Fresh from a series of resounding legal victories, Mexican mine workers leader Napoleón Gómez has written a book that exposes the Mexican government’s seven-year campaign to destroy democratic unions and drive down workers’ wages. Gómez won the AFL-CIO’s Meany-Kirkland Human Rights Award in 2011.
Endorsing the book, AFL-CIO President Richard Trumka stated: “Napoleón is a hero, because every day he fights for the lives and welfare of the Mexican workers and their families.”
Gómez’s book, ‘Collapse Of Dignity’, opens with the explosion at the Pasta de Conchos mine in 2006 that killed 65 miners.
Gómez describes the collaboration between government officials and business leaders to undermine the union with criminal charges, threats and violence. He explains how the mineworkers fought back with support from unions around the world.
‘Collapse of Dignity’ was launched this week during the United Steelworkers (USW) Canadian National Policy Conference in Vancouver, where Gómez has lived in exile since 2006.
The book, with a foreword by USW President Leo W. Gerard, can be ordered online at www.CollapseOfDignity.com.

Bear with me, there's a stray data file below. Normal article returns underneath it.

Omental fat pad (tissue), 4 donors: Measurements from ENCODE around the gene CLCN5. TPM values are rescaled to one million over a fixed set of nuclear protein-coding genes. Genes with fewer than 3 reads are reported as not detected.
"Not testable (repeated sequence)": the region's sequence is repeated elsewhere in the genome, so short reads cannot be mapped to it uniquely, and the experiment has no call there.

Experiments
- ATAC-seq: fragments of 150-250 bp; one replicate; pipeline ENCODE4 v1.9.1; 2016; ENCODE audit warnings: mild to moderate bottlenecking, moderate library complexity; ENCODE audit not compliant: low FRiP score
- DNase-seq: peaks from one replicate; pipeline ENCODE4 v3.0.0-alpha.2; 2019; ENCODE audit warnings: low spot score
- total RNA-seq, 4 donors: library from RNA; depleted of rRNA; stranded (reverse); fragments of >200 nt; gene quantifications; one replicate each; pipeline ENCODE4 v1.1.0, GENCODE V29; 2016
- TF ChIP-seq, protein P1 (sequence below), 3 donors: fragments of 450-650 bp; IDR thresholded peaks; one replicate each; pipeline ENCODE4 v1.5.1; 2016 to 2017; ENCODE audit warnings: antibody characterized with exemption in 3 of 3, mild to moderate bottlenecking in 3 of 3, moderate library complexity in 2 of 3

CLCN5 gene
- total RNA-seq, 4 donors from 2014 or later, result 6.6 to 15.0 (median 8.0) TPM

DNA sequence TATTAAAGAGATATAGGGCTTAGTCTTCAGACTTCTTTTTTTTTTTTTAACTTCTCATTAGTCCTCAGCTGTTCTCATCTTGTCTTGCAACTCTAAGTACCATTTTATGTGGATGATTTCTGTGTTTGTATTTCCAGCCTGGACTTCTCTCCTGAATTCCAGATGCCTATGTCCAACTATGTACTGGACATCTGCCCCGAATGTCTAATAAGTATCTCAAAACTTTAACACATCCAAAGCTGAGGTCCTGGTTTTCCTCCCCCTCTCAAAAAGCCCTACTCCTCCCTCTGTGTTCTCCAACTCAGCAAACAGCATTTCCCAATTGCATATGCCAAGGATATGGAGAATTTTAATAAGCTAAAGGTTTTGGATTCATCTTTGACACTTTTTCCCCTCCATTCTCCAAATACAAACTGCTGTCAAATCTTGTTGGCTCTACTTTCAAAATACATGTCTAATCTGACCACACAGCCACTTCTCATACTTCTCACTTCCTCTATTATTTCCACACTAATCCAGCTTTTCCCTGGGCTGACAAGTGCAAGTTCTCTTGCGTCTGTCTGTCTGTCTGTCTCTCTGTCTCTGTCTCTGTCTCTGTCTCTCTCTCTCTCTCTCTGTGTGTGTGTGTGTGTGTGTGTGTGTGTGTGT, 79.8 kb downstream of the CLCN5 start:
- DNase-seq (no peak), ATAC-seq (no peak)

As his book went to press, Gómez received good news that the global police agency Interpol has canceled an international warrant issued in 2006.
Interpol found that the Mexican government’s allegation against Gómez “raised strong doubts concerning its compliance with Interpol’s rules.”
A few weeks earlier, a Mexican court ordered the government to notify Interpol that the government’s charges against him had all been dismissed.
“The Interpol decision shows that Mexico can no longer use international agencies to persecute its political enemies,” said Leo Gerard. “Napoleón’s only crime is making employers in Mexico raise wages so they can no longer undercut workers in the U.S. and Canada. Mexico’s new president should end the persecution of Napoleón and his union and let him go home.”